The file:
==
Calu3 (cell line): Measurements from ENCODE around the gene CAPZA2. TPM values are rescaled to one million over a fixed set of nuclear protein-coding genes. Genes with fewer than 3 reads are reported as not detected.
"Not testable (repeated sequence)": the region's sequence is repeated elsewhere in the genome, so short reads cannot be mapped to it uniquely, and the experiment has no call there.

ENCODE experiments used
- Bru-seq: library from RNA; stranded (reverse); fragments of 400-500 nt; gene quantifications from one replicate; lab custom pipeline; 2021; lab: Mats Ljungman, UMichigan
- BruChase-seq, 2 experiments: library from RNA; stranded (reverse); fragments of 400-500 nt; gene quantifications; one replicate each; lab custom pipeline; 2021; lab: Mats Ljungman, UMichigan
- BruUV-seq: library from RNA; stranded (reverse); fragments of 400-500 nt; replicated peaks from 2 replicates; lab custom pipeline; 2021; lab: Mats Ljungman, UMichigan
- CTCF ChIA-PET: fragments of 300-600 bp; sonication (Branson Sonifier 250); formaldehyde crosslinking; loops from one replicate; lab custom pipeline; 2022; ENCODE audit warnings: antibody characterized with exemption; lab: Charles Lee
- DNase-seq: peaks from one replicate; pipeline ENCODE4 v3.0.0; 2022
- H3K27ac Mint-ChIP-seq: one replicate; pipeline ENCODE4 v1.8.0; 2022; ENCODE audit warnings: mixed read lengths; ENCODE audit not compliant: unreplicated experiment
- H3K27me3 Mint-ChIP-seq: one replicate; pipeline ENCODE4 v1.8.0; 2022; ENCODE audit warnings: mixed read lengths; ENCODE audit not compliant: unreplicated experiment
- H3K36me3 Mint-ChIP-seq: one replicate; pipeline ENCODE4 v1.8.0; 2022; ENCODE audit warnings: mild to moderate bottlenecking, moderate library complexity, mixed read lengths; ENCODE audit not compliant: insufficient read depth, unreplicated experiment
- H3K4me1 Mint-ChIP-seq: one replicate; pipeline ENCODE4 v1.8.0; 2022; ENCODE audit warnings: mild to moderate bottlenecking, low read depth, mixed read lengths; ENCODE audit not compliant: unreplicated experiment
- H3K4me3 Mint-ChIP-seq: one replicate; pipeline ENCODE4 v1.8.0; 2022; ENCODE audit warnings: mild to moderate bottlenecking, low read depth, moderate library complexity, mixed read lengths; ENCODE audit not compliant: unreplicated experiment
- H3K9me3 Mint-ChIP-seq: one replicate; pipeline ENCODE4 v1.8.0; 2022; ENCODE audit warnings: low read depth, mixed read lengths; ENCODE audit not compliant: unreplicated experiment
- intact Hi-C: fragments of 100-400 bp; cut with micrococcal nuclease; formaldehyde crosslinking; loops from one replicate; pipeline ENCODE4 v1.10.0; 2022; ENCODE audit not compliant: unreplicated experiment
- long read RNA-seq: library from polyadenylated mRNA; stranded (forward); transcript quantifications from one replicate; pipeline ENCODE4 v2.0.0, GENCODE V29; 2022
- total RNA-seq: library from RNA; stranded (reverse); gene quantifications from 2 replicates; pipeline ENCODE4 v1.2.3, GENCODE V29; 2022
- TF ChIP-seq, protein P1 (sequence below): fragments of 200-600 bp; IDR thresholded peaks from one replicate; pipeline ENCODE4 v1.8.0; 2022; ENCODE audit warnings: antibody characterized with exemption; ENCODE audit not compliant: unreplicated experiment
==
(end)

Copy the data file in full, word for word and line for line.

Calu3 (cell line): Measurements from ENCODE around the gene CAPZA2. TPM values are rescaled to one million over a fixed set of nuclear protein-coding genes. Genes with fewer than 3 reads are reported as not detected.
"Not testable (repeated sequence)": the region's sequence is repeated elsewhere in the genome, so short reads cannot be mapped to it uniquely, and the experiment has no call there.

ENCODE experiments used
- Bru-seq: library from RNA; stranded (reverse); fragments of 400-500 nt; gene quantifications from one replicate; lab custom pipeline; 2021; lab: Mats Ljungman, UMichigan
- BruChase-seq, 2 experiments: library from RNA; stranded (reverse); fragments of 400-500 nt; gene quantifications; one replicate each; lab custom pipeline; 2021; lab: Mats Ljungman, UMichigan
- BruUV-seq: library from RNA; stranded (reverse); fragments of 400-500 nt; replicated peaks from 2 replicates; lab custom pipeline; 2021; lab: Mats Ljungman, UMichigan
- CTCF ChIA-PET: fragments of 300-600 bp; sonication (Branson Sonifier 250); formaldehyde crosslinking; loops from one replicate; lab custom pipeline; 2022; ENCODE audit warnings: antibody characterized with exemption; lab: Charles Lee
- DNase-seq: peaks from one replicate; pipeline ENCODE4 v3.0.0; 2022
- H3K27ac Mint-ChIP-seq: one replicate; pipeline ENCODE4 v1.8.0; 2022; ENCODE audit warnings: mixed read lengths; ENCODE audit not compliant: unreplicated experiment
- H3K27me3 Mint-ChIP-seq: one replicate; pipeline ENCODE4 v1.8.0; 2022; ENCODE audit warnings: mixed read lengths; ENCODE audit not compliant: unreplicated experiment
- H3K36me3 Mint-ChIP-seq: one replicate; pipeline ENCODE4 v1.8.0; 2022; ENCODE audit warnings: mild to moderate bottlenecking, moderate library complexity, mixed read lengths; ENCODE audit not compliant: insufficient read depth, unreplicated experiment
- H3K4me1 Mint-ChIP-seq: one replicate; pipeline ENCODE4 v1.8.0; 2022; ENCODE audit warnings: mild to moderate bottlenecking, low read depth, mixed read lengths; ENCODE audit not compliant: unreplicated experiment
- H3K4me3 Mint-ChIP-seq: one replicate; pipeline ENCODE4 v1.8.0; 2022; ENCODE audit warnings: mild to moderate bottlenecking, low read depth, moderate library complexity, mixed read lengths; ENCODE audit not compliant: unreplicated experiment
- H3K9me3 Mint-ChIP-seq: one replicate; pipeline ENCODE4 v1.8.0; 2022; ENCODE audit warnings: low read depth, mixed read lengths; ENCODE audit not compliant: unreplicated experiment
- intact Hi-C: fragments of 100-400 bp; cut with micrococcal nuclease; formaldehyde crosslinking; loops from one replicate; pipeline ENCODE4 v1.10.0; 2022; ENCODE audit not compliant: unreplicated experiment
- long read RNA-seq: library from polyadenylated mRNA; stranded (forward); transcript quantifications from one replicate; pipeline ENCODE4 v2.0.0, GENCODE V29; 2022
- total RNA-seq: library from RNA; stranded (reverse); gene quantifications from 2 replicates; pipeline ENCODE4 v1.2.3, GENCODE V29; 2022
- TF ChIP-seq, protein P1 (sequence below): fragments of 200-600 bp; IDR thresholded peaks from one replicate; pipeline ENCODE4 v1.8.0; 2022; ENCODE audit warnings: antibody characterized with exemption; ENCODE audit not compliant: unreplicated experiment